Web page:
Wednesday, April 10, 2013

Sieste

There is nothing quite like the clatter of power tools to wake you gently from an afternoon nap. But the sun that was shining upon my lying upside down on my quilt-covered bed, felt like an anomaly in the midst of this slow démarche from winter rains back into the steady months of sun, that I had left my large bay window open to warm my small room. In my sleeping the noise had come, the wind too, widening the opening of my window from a crack, to an unforgiving gape, as a mouth widening to allow an entrance or exit. And through quick, half-conscious glances, I can remember as in dreaming, looking at the clouds gathering there, flaunting their deep grey underbellies and peering in my window with the bright and almost blinding light of a hidden spring sun.
It was rude of them to come that way, while I had been clearly out of sorts, but nature has a way of taking advantage of the gluttons, and it is true that the deep, drunkenness of such a warm afternoon nap could be counted as nothing less than debauchery. Now in the heavy work of late afternoon-waking, the gawk of my window has never been so pronounced, flagrantly announcing the entrance of such an unwelcome collection of auditory guests, the preliminary winds of ruinous rain pressing and testing the construction of the trees across the street, and the disquieting cries of some power tool shredding something lovely, as the quiet of my own front yard, as it rips me from my weighty dreaming.
In a weary and unbalanced swagger, I sling myself up to my feet, and limpingly move to latch the window shut. There is quiet still obtainable. And though what looks like mist has transformed the day, earlier uniquely charged with warm and moist Southern mountain air, into the grey of something much more expectable, I can see that some light clings to the sky and still yet the warmest moments of evening sun is to be seen. So in an act of repentance for such afternoon indulgences, I know I must go outside, to walk, as I promised I would before coming home, as the evening would surely have a graceful, blushing sunset worth seeing with warm and inviting light. I know this too is an indulgence, but one of another kind, one acceptable to gorge on in these warming spring evenings who, by their design, learn to hold their violet light longer into the evening, only letting the night blend in its darker shades after we've retreated from the dinner table, admitting to another end of day.

Sunday, January 20, 2013

Last Light

There is a time of night here in Pau, that always presents itself suddenly. The hour when the final parts of what is obviously day leaves, and only those who look out their windows or happen to be still making their way home see the change, catch the light that rests in the last visible clouds, charged with color from the sun who has already made his way behind the blackening mountians.
It is the time when you must turn on the first lights of evening to continue your reading by, or prepare your meal.
Each tall house on the street out my window begins to slowly illuminate itself. Each room one by one, inside the kitchen, living room, entryway, there is life and there is movement. These small houses on the street like doll houses, lit up by hesitant candle light not yet holding its full strength against a still grey sky.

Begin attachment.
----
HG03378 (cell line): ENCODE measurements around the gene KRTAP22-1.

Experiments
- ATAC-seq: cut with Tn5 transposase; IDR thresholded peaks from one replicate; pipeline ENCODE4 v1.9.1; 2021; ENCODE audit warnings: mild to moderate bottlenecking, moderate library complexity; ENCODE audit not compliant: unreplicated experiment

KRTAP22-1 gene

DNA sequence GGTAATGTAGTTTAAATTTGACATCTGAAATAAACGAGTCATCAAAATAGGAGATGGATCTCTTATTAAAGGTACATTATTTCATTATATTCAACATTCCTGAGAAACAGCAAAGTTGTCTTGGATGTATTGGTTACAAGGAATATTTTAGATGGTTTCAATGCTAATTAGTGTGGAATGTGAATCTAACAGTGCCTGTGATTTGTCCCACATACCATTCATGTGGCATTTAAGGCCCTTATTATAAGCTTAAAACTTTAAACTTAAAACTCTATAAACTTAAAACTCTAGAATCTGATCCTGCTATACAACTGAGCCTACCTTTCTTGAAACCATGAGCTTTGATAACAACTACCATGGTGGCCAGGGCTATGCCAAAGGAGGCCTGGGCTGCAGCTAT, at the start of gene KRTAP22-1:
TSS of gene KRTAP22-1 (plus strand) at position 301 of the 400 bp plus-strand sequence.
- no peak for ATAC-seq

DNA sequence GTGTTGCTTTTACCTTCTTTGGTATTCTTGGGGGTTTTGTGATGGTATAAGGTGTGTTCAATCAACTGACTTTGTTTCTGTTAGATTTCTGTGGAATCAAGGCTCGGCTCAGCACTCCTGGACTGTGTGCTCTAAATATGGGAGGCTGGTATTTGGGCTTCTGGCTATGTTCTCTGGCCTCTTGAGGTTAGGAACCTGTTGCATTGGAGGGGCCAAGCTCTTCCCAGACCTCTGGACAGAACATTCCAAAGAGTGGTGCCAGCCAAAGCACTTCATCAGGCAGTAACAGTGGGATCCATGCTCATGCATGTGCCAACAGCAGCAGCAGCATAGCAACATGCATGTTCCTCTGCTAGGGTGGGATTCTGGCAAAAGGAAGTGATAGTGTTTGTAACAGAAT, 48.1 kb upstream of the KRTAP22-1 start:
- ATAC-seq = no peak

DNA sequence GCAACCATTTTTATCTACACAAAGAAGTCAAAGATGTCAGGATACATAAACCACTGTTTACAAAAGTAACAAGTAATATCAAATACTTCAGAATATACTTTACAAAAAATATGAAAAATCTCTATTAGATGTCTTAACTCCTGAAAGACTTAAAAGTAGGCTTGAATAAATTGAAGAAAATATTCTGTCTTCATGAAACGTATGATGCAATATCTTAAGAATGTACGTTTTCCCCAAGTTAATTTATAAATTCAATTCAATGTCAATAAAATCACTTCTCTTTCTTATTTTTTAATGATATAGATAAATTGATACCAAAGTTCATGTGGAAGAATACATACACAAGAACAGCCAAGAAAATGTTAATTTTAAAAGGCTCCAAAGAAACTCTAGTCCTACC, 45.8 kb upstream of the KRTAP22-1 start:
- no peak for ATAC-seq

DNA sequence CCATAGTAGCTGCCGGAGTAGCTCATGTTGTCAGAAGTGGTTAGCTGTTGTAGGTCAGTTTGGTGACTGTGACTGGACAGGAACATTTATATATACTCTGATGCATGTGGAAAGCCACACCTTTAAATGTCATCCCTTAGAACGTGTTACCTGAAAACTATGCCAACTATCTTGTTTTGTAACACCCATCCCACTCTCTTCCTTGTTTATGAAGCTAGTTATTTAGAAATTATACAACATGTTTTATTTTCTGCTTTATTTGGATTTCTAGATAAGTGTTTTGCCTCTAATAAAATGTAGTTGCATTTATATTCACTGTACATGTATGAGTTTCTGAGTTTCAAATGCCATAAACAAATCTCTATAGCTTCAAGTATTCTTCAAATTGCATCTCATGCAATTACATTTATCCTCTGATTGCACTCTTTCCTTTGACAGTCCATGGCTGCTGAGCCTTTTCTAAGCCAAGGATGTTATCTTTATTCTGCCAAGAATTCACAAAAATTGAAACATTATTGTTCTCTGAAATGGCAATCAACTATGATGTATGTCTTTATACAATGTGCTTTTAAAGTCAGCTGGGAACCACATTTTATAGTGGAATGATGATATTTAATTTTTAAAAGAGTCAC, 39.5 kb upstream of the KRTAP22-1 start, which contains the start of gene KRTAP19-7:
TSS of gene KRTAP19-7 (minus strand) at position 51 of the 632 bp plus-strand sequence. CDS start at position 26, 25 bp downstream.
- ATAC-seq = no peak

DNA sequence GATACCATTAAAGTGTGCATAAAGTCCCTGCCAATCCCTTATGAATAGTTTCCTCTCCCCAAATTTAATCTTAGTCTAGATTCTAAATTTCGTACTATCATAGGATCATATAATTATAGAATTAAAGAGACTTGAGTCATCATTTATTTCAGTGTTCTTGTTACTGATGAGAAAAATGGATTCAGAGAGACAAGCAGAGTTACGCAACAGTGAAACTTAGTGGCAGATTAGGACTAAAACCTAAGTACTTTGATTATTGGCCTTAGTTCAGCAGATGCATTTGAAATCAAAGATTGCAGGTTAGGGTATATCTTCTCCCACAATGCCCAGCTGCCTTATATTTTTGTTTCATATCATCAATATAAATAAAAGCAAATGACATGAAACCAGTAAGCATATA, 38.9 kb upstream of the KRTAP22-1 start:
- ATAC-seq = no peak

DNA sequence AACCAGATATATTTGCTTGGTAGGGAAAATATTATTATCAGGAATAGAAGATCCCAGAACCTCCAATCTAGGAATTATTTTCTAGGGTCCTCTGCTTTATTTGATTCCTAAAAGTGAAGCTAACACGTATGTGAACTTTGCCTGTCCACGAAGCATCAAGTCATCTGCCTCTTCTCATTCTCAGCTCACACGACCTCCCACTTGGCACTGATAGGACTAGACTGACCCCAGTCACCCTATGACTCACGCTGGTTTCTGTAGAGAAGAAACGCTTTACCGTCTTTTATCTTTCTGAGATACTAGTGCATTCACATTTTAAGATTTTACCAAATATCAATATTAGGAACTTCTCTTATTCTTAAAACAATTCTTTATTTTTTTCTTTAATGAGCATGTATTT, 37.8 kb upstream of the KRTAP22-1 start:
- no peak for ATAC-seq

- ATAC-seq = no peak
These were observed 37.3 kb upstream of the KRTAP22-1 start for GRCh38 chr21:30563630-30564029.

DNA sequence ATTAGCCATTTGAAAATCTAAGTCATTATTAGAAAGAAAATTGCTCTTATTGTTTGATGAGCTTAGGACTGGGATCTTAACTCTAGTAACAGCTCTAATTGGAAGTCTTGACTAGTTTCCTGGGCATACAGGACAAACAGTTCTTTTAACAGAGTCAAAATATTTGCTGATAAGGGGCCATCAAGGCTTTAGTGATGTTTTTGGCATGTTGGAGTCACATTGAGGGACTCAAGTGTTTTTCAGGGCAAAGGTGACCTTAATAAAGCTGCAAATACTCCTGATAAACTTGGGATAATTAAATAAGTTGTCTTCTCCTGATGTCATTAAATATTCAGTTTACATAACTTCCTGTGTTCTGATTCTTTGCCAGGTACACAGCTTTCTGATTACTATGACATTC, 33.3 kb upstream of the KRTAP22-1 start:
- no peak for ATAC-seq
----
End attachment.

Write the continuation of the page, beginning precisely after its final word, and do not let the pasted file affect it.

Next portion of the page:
These small, toy signs of life populate my evenings with silent gestures in the window panes, with whispers just far enough not to be heard.
But this eclipse of time passes quickly, and soon the quiet, heavy of night  invades the boundaries of this imagined childhood safety and places itself as equally in plain view as in that which is hidden.
Our front doors closing behind the dog let in for the evening, our curtains drawing, our gates locking, and the street lights finally coming aglow. Theirs will be the light to lead the last few home, and theirs will be the light by which I will see you, hands full of groceries, closing the gate to your yard and disappearing into the now darkness of your mild home.

Thursday, November 8, 2012

Réelire

Last night I descended the stairs for dinner with my French family. The bunch was not quite yet assembled but the savory smells of the meal and the warmth of a small fire invited me to wait in the living room until dinnertime. Of course the coverage of Obama's re-election was playing on the TV and I imagined almost all the world gathered around their TV's, in China, in Africa, in India, us in France and those in the U.S. watching, or having already watched the re-election of the American president. It is funny how international American politics is, and I want to say that the world perhaps takes more interested in U.S. political movement than Americans often do.
My family slowly collected in the living room, each person with a different comment for me about the election, and eventually came the sweet wine for a toast to Obama and also to my host-brother's voyage which would begin the following day.
I felt warm there with my French family, celebrating an American advancement, celebrating something with me that they didn't have to, but wanted to.
These moments remind me of our global community, the community of humanity that makes us all unified. Whether the world views America as an aggressor or as an ally, we all can celebrate globally a success and we all can mourn, as the world did on 9/11. The key is to seek this global understanding, to have an open mind and an open heart, to feel empathy, and to seek sympathy. So there in the living room of my modest French home I felt exactly that, that I was part of a family that wanted to understand me as an American and also as a person, as I was there in France to understand them as Frenchmen and as people.

Monday, October 15, 2012

Toulouse

Today is quiet and cold. It rained a hard, sideways rain all day and I snuggled in my bed doing homework and napping. Sundays are like empty space, a break in time that forces itself on you, it cannot be resisted.
Yesterday I traveled on the train to Toulouse for my History of Art class. It was a nice fall day. Warm in the sun and cold in the shade. The leaves were turning yellow and beginning to collect into piles on the sidewalks and street corners. A city was made for the fall. The smell of warm, familiar autumn air, people moving under the heaviness of an ending season. An invisible force.
We visited two cathedrals, the first of which was Gothic. The space inside was unquantifiable. Light cast itself in patches on the walls across from each massive window, intricately covered in patterns and color, the same mirrored in murky reflections. Pointed arches in every contour of the ceiling moved the air around soundlessly, high above my head. I stood looking up at the stained glass windows. The corners were covered in intricate spider webs, starting in the smooth, stone corners and cascading across the glass. Each one made a separate tunnel of light and color.